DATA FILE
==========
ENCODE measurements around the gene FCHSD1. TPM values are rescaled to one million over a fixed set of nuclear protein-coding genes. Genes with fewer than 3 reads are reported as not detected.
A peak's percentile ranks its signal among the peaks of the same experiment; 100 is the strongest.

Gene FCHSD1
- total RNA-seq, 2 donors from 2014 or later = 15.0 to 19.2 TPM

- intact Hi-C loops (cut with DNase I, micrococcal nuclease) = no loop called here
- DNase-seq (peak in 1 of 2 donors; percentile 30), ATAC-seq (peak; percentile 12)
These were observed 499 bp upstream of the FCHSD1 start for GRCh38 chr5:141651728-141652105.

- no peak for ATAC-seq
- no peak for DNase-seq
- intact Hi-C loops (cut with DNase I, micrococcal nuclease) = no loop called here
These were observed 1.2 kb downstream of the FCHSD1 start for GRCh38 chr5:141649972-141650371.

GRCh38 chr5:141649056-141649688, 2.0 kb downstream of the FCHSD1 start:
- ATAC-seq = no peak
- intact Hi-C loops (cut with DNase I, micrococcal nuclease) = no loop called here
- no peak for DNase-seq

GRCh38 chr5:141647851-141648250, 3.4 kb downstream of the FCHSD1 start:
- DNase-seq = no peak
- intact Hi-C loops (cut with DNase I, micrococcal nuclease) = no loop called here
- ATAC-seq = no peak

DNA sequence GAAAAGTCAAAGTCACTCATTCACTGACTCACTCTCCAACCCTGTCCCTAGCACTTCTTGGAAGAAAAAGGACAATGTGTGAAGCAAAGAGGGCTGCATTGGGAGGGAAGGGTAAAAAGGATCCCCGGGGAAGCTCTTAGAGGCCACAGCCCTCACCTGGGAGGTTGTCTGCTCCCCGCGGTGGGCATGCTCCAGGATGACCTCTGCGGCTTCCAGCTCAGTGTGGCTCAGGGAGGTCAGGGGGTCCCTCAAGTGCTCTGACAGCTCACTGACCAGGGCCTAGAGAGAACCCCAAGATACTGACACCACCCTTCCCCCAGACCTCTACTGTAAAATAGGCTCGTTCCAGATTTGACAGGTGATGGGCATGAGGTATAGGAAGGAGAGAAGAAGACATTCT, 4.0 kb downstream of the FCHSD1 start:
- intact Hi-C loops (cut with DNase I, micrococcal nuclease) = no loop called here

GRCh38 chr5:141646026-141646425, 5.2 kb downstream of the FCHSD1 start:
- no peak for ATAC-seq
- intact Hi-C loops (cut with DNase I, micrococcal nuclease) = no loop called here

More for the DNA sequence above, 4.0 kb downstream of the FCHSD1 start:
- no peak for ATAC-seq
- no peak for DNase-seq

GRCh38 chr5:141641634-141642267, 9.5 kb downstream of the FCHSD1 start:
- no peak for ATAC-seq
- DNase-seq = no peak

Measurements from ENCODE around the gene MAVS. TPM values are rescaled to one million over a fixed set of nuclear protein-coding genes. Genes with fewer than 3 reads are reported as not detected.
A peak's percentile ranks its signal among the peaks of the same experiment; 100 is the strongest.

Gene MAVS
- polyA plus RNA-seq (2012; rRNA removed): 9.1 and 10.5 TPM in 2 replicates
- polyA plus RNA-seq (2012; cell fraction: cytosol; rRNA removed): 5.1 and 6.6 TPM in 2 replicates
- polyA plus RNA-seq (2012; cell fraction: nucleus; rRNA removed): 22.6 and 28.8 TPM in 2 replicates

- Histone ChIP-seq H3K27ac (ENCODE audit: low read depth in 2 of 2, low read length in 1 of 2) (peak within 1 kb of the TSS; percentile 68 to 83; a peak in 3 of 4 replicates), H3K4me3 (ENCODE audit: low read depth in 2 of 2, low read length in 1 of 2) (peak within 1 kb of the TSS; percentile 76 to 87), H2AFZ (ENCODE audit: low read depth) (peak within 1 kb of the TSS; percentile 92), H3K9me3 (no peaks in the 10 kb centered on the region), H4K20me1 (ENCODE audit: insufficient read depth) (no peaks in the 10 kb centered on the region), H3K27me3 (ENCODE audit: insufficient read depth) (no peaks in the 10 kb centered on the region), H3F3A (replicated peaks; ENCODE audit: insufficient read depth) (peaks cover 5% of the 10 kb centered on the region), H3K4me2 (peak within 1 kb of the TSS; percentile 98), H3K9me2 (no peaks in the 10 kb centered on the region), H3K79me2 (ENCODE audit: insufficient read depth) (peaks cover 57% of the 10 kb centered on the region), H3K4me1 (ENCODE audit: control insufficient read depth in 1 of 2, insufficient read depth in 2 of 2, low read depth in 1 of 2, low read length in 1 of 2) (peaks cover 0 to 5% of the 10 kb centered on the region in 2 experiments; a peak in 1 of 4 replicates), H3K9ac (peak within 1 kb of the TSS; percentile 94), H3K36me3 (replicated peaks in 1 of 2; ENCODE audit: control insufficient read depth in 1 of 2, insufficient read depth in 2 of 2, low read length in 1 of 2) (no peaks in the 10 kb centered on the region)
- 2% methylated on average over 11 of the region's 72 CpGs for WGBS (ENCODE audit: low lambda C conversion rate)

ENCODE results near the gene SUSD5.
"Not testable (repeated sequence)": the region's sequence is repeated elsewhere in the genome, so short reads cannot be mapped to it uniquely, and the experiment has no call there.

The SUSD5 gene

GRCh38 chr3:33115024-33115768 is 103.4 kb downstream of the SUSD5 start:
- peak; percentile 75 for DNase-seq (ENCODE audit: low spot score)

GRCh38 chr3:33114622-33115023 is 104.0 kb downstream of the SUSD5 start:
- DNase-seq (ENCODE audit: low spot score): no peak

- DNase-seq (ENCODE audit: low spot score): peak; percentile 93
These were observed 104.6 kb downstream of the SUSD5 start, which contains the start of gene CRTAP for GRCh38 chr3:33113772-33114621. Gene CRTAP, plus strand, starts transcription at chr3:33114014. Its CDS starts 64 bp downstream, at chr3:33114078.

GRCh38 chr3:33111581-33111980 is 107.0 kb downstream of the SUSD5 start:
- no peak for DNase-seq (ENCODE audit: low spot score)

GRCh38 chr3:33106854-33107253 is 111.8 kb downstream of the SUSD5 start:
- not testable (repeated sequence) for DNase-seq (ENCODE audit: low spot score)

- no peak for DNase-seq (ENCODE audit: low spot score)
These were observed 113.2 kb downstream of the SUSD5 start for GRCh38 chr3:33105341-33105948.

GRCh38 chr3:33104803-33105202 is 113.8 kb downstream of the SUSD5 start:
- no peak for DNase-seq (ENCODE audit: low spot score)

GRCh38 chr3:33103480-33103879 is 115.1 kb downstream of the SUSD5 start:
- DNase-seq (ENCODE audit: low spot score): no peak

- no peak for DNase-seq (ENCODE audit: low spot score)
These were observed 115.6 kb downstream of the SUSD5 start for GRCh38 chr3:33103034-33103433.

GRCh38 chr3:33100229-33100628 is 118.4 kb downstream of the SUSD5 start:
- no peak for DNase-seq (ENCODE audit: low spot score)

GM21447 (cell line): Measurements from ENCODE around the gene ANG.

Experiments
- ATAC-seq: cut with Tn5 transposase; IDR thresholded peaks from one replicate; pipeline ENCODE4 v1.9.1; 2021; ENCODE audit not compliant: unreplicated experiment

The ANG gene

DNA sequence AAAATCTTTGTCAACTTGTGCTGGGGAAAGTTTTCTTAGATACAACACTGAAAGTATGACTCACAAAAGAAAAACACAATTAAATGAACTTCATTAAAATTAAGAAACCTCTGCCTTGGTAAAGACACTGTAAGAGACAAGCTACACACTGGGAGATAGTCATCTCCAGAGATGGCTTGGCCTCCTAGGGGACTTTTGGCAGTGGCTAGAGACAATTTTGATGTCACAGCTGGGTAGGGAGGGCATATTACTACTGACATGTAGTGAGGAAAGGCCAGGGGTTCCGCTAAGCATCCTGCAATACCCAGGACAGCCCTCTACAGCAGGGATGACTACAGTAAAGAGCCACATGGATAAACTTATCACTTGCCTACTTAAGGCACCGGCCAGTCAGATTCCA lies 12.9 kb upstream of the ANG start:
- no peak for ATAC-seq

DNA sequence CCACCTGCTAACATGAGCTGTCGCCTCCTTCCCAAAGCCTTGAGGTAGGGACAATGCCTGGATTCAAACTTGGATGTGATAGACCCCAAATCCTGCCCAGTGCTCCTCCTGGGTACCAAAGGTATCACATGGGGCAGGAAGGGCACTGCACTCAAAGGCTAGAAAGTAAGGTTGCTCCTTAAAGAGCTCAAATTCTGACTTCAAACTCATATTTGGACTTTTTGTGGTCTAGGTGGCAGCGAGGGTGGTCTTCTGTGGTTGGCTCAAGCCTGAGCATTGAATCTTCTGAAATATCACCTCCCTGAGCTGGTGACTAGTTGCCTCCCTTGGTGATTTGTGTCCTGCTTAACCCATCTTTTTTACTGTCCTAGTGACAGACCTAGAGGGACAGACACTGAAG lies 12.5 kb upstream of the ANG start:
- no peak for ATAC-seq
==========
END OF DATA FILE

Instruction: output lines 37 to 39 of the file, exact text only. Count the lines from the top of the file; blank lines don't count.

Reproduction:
- Histone ChIP-seq H3K27ac (ENCODE audit: low read depth in 2 of 2, low read length in 1 of 2) (peak within 1 kb of the TSS; percentile 68 to 83; a peak in 3 of 4 replicates), H3K4me3 (ENCODE audit: low read depth in 2 of 2, low read length in 1 of 2) (peak within 1 kb of the TSS; percentile 76 to 87), H2AFZ (ENCODE audit: low read depth) (peak within 1 kb of the TSS; percentile 92), H3K9me3 (no peaks in the 10 kb centered on the region), H4K20me1 (ENCODE audit: insufficient read depth) (no peaks in the 10 kb centered on the region), H3K27me3 (ENCODE audit: insufficient read depth) (no peaks in the 10 kb centered on the region), H3F3A (replicated peaks; ENCODE audit: insufficient read depth) (peaks cover 5% of the 10 kb centered on the region), H3K4me2 (peak within 1 kb of the TSS; percentile 98), H3K9me2 (no peaks in the 10 kb centered on the region), H3K79me2 (ENCODE audit: insufficient read depth) (peaks cover 57% of the 10 kb centered on the region), H3K4me1 (ENCODE audit: control insufficient read depth in 1 of 2, insufficient read depth in 2 of 2, low read depth in 1 of 2, low read length in 1 of 2) (peaks cover 0 to 5% of the 10 kb centered on the region in 2 experiments; a peak in 1 of 4 replicates), H3K9ac (peak within 1 kb of the TSS; percentile 94), H3K36me3 (replicated peaks in 1 of 2; ENCODE audit: control insufficient read depth in 1 of 2, insufficient read depth in 2 of 2, low read length in 1 of 2) (no peaks in the 10 kb centered on the region)
- 2% methylated on average over 11 of the region's 72 CpGs for WGBS (ENCODE audit: low lambda C conversion rate)

ENCODE results near the gene SUSD5.